There are also polystrate fossils. These are fossils that cross several sedimentary layers. These are different from intrusions as intrusions differ in composition from the layers they intrude through. Polystrate fossils match the composition of the layers they cross. They can be found crossing more than one coal layer, as each coal layer is supposed to take millions of years to form these represent a conundrum for the prevailing theory of coal formation.

Radio-isotope dating is supposed to provide a less subjective method of dating, one that is also more absolute. There are several isotopes that are used to date igneous rock (this method cannot be used to date sedimentary rock), the most popular being Argon-Argon, Potassium-Argon and Rubidium-Strontium. It is assumed that a radio-active element is present by itself in the igneous rock when it cools, in the cases mentioned, Argon, Potassium and Rubidium. Over time these will decay into other types of elements, so Argon 40 becomes Argon 39, Potassium decays to Argon 40, Rubidium decays into Strontium. With a known decay rate the ratio of daughter element to parent element should provide an age for the rock the element was taken from.

The difficulty with this procedure is that it gives discordant dates for volcanic flows. Lava flows from recent eruptions have been tested for these elements and provide old dates for recent flows. Eruptions from the 20th Century date at being hundreds of thousands of years old. Older eruptions when measured by all the methods available differ by billions of years. What we should learn from the ratios of different isotopes is that the geological chemistry has different amounts of different isotopes.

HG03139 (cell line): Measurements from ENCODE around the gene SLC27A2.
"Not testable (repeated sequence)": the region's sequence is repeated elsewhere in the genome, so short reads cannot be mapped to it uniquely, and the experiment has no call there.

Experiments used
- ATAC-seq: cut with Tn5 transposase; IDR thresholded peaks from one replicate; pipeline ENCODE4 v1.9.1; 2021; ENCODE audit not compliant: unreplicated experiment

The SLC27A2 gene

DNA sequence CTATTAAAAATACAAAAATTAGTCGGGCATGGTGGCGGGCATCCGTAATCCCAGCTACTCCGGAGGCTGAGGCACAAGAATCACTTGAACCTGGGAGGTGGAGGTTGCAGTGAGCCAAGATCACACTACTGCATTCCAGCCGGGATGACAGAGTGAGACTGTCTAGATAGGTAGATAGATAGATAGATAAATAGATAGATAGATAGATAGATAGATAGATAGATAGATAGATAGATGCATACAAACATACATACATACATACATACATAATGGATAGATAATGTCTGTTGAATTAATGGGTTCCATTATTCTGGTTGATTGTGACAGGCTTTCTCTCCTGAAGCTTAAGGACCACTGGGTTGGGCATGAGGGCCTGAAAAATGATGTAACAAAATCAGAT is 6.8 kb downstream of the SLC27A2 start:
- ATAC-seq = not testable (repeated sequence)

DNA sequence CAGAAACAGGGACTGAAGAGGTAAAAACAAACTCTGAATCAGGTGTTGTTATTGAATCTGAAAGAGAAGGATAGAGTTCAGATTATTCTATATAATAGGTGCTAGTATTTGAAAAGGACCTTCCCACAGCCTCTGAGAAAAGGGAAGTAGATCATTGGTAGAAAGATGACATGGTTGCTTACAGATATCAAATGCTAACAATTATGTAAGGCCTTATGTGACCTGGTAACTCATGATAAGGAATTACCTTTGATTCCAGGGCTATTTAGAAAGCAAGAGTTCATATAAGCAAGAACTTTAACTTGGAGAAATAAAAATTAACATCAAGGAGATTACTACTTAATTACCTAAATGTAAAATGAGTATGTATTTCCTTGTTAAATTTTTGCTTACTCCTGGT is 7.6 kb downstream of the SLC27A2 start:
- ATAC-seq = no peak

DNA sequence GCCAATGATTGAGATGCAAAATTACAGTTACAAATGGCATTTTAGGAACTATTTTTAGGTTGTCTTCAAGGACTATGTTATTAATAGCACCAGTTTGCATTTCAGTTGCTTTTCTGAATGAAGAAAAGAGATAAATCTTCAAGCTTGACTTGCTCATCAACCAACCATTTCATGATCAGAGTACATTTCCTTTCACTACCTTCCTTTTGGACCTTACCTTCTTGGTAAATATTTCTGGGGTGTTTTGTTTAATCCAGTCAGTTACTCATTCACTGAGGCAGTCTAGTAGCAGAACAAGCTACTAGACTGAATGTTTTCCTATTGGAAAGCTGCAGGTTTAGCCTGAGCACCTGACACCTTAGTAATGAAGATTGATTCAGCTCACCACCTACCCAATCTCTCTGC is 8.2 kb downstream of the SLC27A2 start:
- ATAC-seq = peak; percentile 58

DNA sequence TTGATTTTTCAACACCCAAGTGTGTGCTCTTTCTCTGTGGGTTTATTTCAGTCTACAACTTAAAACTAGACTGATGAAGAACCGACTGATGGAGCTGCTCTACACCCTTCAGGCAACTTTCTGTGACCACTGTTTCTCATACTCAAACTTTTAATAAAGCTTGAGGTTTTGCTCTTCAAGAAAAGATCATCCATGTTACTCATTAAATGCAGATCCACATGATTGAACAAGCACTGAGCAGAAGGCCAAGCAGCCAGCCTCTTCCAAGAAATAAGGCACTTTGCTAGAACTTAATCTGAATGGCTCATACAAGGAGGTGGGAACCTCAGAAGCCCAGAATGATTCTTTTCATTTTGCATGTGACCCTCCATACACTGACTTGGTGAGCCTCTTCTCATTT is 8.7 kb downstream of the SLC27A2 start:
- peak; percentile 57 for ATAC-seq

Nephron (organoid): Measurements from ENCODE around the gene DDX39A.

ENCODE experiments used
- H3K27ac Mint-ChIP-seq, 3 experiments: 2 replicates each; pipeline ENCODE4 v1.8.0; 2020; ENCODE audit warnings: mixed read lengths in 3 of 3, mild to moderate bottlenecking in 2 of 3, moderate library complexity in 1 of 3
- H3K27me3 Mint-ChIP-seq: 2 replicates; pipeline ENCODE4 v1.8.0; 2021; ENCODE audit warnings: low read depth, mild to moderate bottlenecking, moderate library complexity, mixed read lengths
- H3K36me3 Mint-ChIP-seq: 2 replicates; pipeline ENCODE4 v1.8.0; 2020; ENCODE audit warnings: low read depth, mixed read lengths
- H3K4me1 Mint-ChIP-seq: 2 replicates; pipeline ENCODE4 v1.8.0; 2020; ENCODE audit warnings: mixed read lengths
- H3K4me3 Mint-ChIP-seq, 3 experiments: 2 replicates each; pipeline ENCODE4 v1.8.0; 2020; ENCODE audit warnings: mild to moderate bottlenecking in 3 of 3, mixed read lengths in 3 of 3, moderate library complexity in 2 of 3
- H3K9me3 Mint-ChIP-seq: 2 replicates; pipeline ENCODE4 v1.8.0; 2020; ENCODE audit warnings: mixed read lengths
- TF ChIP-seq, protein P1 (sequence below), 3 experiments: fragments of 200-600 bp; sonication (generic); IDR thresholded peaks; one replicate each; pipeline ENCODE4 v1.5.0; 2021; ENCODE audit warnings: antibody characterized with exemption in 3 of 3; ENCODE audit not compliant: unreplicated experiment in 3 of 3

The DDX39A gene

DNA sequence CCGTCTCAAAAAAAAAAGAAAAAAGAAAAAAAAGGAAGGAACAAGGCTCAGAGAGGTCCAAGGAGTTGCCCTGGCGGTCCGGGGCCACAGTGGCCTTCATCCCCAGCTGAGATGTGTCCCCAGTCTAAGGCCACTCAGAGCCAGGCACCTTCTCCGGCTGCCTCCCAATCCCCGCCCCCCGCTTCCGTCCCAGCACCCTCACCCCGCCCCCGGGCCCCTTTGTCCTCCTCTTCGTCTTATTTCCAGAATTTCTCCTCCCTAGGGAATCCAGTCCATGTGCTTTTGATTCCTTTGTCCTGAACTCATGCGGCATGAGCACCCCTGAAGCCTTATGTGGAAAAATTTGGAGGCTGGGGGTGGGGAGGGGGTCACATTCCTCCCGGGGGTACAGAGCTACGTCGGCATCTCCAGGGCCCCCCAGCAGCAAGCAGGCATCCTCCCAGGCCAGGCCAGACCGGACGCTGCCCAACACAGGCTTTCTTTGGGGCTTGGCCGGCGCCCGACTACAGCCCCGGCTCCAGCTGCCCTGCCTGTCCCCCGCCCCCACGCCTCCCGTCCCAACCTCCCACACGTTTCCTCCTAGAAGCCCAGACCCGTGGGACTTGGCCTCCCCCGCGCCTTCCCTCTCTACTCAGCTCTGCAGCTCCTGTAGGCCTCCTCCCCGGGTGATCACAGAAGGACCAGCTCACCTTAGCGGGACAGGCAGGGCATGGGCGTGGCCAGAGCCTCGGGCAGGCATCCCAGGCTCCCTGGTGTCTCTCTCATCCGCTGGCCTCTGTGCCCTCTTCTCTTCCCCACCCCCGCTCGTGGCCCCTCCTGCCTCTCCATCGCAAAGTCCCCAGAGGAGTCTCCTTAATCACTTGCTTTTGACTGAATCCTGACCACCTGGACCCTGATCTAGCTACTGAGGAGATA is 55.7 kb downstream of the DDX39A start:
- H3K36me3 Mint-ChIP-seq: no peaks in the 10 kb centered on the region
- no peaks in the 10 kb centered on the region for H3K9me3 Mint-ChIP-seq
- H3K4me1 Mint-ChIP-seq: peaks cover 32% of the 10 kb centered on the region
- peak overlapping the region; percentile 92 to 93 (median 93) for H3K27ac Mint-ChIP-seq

A brief survey of the assumptions of the ruling paradigm for geological dating shows them to be suspect. The processes that can be currently observed do not support an old earth. The geological forms also show that the earth must have had a catastrophic past rather than a uniform one, that there were processes at work in the past that have not been observed today.

A young earth perspective proposes that most of the geological forms we see today are a result of the Flood of Noah. A world wide flood resulting from massive tectonic displacement would cause massive rapid large scale burials of many creatures. There would be large scale displacements of creatures from their habitats causing creatures from diverse habitats to buried together. Large scale sedimentation would be found over the globe with examples of large scale erosion, such as the Grand Canyon.

An old age for the earth is not a requirement of the evidence. A young earth for the earth is a closer fit for the evidence.

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    • barrydan profile imageAUTHOR

      barrydan 

      7 years ago from Calgary, Alberta, Canada

      Thank you SirDent. I hope to answer those questions in future hubs. You ask good questions.

    • profile image

      SirDent 

      7 years ago

      Very well written hub. I also wonder about dating rocks. Are they dated to the time they actually became rocks? If so how is it even remotely possible to do so? If they are dated as to the time they were mud or even dirt before that, how is it even poosible?

      Then to date the rocks where fossils are found, how can the dates be accurate? LOL, so many questions but very few real answers.

      Only God Himself knows the answers. ;) Thanks for answering the question I asked.